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Life at the Touch Tank

Juliette Christian with a few young observers.

Juliette Christian with a few young observers.

February 22, 2018

The Chesapeake Bay Touch Tank is by far the most popular destination year round at the VLM. While most of the museum’s exhibits are welcoming to all ages, the Touch Tank is the destination where kids and kids-at-heart can enjoy and understand the VLM’s mission of connecting people to nature through interactive, immersive experiences.

Hear what some of our volunteers have to say!

When asked about their favorite part of volunteering at the Touch Tank, Maysea Bryant (volunteer for 3 months) enjoys being able to teach the children about the different types of animals. Volunteering at the Touch Tank also taught her not to be as shy. Jaden Moore and her mother Kimberly Moore (volunteers for 6 months) enjoy observing the animals’ behavior close up, and getting to pass on their knowledge to others while learning more themselves.

Janet O’Neil Clark (volunteer for 10 years) said the following about the Touch Tank:

“Children who visit the museum on field trips are almost always excited to be at the Touch Tank. For many of them, it’s the first time they’ve ever been able to touch a live sea creature! The Touch Tank is one of the areas of the VLM that they are most sure to remember after they leave”

Kaitlyn Carter (volunteer for 2 years) stated her favorite part of the Touch Tank is the horseshoe crabs.

“My favorite part about the touch tank is showing guests that the horseshoe crabs are not scary in any way but are a wonderful animal with a great deal of history. Horseshoe crabs are also called living fossils and have been on Earth for a long time, which is awesome. They also help humans in the medical realm! I love teaching guests all about them and showing that they are truly harmless.”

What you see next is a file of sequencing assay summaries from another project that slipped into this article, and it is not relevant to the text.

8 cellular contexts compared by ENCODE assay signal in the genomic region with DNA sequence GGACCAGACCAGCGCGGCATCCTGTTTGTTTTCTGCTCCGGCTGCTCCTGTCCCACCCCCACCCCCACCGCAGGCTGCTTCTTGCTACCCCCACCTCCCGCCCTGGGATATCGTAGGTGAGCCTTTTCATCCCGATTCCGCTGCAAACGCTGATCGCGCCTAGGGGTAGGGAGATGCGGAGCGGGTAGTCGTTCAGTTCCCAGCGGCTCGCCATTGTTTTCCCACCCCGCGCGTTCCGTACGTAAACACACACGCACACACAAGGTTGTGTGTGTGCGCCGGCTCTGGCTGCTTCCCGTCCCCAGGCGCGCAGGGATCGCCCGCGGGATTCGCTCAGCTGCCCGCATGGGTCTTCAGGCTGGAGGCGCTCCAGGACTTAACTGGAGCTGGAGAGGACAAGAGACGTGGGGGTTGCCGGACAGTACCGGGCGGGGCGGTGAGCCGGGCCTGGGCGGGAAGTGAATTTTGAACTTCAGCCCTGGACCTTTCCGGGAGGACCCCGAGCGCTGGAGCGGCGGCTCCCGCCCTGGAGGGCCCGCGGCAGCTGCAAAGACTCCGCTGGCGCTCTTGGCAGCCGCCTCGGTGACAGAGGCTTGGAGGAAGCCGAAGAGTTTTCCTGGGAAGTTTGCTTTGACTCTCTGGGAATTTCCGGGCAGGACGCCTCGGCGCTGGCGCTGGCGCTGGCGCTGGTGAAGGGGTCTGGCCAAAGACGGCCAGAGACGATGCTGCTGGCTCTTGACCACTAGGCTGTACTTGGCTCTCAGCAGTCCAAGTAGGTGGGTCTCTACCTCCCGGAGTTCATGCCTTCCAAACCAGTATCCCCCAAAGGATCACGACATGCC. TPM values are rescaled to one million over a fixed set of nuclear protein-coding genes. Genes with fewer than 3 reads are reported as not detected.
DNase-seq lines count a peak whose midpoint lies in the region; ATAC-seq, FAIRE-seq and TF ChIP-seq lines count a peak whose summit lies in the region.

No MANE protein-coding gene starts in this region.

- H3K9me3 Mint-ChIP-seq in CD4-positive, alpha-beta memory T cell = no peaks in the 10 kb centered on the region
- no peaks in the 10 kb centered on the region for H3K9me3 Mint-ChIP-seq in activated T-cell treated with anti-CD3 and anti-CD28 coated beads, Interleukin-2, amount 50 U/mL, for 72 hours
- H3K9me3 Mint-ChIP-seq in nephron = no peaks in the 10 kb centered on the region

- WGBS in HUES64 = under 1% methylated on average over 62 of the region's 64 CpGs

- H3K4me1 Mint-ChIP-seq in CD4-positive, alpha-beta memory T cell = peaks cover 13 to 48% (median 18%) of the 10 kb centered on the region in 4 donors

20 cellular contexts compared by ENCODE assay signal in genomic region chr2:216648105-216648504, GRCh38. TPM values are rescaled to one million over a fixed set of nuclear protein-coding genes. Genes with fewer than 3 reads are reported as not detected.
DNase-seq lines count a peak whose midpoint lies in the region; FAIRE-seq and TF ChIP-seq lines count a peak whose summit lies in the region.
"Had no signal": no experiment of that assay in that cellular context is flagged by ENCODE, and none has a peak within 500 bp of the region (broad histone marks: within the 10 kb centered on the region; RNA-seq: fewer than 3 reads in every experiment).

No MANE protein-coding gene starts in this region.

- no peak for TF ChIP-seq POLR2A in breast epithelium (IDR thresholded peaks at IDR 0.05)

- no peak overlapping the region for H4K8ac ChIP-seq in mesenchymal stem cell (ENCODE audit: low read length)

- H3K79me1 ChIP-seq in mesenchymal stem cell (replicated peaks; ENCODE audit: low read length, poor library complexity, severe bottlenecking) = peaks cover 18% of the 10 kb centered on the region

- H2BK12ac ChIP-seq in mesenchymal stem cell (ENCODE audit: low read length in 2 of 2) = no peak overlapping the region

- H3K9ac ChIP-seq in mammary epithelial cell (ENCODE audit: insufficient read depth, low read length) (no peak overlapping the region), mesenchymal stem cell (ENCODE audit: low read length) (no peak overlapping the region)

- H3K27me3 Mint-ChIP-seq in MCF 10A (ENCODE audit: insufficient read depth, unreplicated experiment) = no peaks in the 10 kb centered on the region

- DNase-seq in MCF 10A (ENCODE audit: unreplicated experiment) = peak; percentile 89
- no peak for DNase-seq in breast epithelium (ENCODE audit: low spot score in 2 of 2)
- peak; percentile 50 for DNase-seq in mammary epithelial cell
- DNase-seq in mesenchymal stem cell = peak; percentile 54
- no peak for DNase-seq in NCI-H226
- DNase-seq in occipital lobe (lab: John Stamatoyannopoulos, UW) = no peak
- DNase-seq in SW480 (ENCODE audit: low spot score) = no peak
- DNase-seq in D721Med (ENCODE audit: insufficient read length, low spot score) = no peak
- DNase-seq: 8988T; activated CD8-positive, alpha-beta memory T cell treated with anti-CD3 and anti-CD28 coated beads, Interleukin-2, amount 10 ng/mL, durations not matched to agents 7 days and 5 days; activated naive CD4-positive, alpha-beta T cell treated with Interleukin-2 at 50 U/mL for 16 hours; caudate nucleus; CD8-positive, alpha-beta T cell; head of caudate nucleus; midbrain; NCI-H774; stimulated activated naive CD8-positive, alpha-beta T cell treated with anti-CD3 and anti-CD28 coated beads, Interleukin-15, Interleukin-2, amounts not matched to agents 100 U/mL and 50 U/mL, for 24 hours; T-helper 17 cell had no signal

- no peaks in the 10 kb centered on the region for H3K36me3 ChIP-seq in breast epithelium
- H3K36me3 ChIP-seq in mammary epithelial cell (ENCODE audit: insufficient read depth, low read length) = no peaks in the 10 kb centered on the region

The Touch Tank also helps promote conservation. Pam McGrath (volunteer for 7 years) said:

“I tell folks not to throw trash into various waterways. Don’t let your kids bring the hermit crabs away from the water.”

Beverly Hanlin (volunteer for 8 months) said:

“Working at the Touch Tank has helped me realize how important all of these animals are to the ecological environment and each has a specific role to play in the food chain.”

Janet O’Neil Clark also spoke on how she helps promote conservation.

“We talk about animals in the wild being wild—not pets. Many times I’m able to mention the effect humans have on species without our realizing it (littering harming sea turtles, for example). I also listen to their stories of creatures they’ve found on the beach or the hermit crabs they might have at home. This friendly interaction—talking, observing, touching—makes learning much more effective than lecturing. It gives them something to talk about later, after they’ve left the museum.”

For fun, we had asked volunteers the whimsical question of: If you could live the life of any of the Touch Tank animals, what animal would you choose and why?

Maysea, Kaitlyn, and Pam all said they wanted to live as spider crabs. Kaitlyn says spider crabs are very elusive and great at hiding. Maysea thinks spider crabs are just plain cool, and Pam would love to be a spider crab because they can regrow their limbs if they were trapped and lost one!

Beverly would wish to live as a sea star, because they are “graceful as they move and they remind me of the stars in the sky.”

Janet O’Neil Clark said that if she had to be a creature in the Touch Tank, she would choose to be a Sheepshead Minnow, because unlike the other hard-working critters that are picked up, flipped over, held above the water, and poked and stroked by curious fingers, the minnows in the tank are safe!

Jaden would love to live as a hermit crab because she thinks it would be cool to switch “houses”, while Kim would rather live as a whelk because she describes herself as a homebody. Plus, they are very beautiful and have few enemies.

Apply now, and you could be sharing a few hours of your week with us to promote conservation and awareness of our Chesapeake Bay critters.

By Mahina Robbins
Volunteer Services Intern

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